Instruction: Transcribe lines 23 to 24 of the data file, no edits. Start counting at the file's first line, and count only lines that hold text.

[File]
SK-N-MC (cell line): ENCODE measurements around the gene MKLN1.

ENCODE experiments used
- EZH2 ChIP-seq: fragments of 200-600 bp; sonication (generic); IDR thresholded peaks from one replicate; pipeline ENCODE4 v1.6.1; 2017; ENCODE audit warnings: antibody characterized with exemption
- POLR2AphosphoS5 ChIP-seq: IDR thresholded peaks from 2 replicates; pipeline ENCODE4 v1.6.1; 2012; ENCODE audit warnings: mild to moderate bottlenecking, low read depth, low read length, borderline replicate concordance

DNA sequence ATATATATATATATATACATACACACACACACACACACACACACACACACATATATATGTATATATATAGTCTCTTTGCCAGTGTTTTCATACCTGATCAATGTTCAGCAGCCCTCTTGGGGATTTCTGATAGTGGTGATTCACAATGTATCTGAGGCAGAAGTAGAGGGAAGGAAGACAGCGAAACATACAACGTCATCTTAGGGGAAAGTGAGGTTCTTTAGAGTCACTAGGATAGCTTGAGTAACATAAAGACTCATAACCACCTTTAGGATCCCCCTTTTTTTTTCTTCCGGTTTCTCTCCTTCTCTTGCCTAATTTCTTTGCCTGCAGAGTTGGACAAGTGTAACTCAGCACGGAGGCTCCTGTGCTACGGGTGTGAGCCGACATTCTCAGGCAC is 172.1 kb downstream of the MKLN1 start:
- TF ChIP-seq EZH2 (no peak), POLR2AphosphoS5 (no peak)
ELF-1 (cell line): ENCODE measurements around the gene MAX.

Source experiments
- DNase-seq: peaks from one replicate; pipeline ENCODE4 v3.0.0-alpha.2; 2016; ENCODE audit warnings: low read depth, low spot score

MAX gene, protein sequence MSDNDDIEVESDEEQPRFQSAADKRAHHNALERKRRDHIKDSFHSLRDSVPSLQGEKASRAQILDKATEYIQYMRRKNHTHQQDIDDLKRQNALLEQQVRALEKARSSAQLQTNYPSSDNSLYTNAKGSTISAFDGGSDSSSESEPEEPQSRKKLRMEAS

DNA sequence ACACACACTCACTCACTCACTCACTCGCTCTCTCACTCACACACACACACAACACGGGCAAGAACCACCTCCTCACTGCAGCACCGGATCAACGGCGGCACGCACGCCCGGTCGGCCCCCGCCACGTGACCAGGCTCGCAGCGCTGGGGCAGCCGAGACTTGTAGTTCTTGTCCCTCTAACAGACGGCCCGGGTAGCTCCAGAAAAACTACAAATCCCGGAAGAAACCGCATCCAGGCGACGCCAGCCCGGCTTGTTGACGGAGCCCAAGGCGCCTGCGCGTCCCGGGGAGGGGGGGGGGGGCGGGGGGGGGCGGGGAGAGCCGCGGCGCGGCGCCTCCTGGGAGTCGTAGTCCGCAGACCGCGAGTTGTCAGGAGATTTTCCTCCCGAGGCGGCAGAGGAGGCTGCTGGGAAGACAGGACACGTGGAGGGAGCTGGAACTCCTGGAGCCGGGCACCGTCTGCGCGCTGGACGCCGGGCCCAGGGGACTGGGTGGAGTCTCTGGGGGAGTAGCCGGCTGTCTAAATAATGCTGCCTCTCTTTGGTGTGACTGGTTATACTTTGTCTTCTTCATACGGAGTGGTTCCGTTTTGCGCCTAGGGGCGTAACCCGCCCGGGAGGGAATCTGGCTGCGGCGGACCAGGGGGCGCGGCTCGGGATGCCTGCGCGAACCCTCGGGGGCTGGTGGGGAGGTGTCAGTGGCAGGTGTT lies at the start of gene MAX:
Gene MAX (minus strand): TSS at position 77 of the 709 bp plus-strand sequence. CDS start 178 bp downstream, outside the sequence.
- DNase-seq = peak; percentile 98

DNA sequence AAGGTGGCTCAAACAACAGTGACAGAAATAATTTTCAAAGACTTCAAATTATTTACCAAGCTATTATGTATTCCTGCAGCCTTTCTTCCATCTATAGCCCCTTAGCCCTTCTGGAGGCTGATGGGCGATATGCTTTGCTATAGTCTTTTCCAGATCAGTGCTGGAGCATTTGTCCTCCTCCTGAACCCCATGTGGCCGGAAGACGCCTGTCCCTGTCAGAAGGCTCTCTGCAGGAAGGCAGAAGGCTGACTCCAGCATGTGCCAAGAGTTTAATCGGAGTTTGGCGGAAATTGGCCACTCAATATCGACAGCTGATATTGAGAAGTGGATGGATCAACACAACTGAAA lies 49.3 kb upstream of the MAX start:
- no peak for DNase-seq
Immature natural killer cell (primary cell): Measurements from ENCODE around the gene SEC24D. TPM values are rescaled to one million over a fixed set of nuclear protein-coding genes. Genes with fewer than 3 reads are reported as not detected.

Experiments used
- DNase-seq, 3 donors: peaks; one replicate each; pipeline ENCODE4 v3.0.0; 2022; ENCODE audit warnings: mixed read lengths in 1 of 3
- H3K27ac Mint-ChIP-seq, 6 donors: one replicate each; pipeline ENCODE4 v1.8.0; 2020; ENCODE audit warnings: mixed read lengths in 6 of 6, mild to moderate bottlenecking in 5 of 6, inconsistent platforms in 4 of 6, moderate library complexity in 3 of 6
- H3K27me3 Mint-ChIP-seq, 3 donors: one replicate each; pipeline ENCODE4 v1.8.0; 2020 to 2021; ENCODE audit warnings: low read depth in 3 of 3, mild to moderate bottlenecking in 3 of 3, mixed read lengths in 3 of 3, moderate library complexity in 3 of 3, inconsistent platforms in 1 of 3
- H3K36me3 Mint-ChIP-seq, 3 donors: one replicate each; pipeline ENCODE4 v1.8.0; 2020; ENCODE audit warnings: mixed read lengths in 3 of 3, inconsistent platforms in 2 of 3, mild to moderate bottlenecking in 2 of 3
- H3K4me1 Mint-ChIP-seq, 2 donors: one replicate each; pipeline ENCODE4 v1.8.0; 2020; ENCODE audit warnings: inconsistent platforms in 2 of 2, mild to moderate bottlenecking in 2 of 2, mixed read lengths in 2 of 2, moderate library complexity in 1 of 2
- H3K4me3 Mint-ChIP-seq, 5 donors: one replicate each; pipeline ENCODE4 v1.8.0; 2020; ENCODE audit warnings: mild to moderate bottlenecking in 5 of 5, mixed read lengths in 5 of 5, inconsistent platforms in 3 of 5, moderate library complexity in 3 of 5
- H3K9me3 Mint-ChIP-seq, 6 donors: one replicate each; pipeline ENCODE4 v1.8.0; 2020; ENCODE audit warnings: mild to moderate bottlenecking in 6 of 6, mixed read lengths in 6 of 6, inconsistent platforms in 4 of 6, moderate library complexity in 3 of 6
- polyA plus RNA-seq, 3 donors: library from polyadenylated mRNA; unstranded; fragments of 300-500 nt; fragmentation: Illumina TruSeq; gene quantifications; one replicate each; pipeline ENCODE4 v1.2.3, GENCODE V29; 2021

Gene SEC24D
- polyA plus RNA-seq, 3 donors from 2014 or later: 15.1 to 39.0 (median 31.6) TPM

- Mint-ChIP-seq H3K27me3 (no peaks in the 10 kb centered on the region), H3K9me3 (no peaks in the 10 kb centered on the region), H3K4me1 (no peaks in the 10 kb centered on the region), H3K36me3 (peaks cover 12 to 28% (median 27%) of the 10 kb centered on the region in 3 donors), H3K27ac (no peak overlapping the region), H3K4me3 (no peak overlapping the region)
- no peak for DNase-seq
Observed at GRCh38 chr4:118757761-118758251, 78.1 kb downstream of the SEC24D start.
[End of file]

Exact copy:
- H3K4me3 Mint-ChIP-seq, 5 donors: one replicate each; pipeline ENCODE4 v1.8.0; 2020; ENCODE audit warnings: mild to moderate bottlenecking in 5 of 5, mixed read lengths in 5 of 5, inconsistent platforms in 3 of 5, moderate library complexity in 3 of 5
- H3K9me3 Mint-ChIP-seq, 6 donors: one replicate each; pipeline ENCODE4 v1.8.0; 2020; ENCODE audit warnings: mild to moderate bottlenecking in 6 of 6, mixed read lengths in 6 of 6, inconsistent platforms in 4 of 6, moderate library complexity in 3 of 6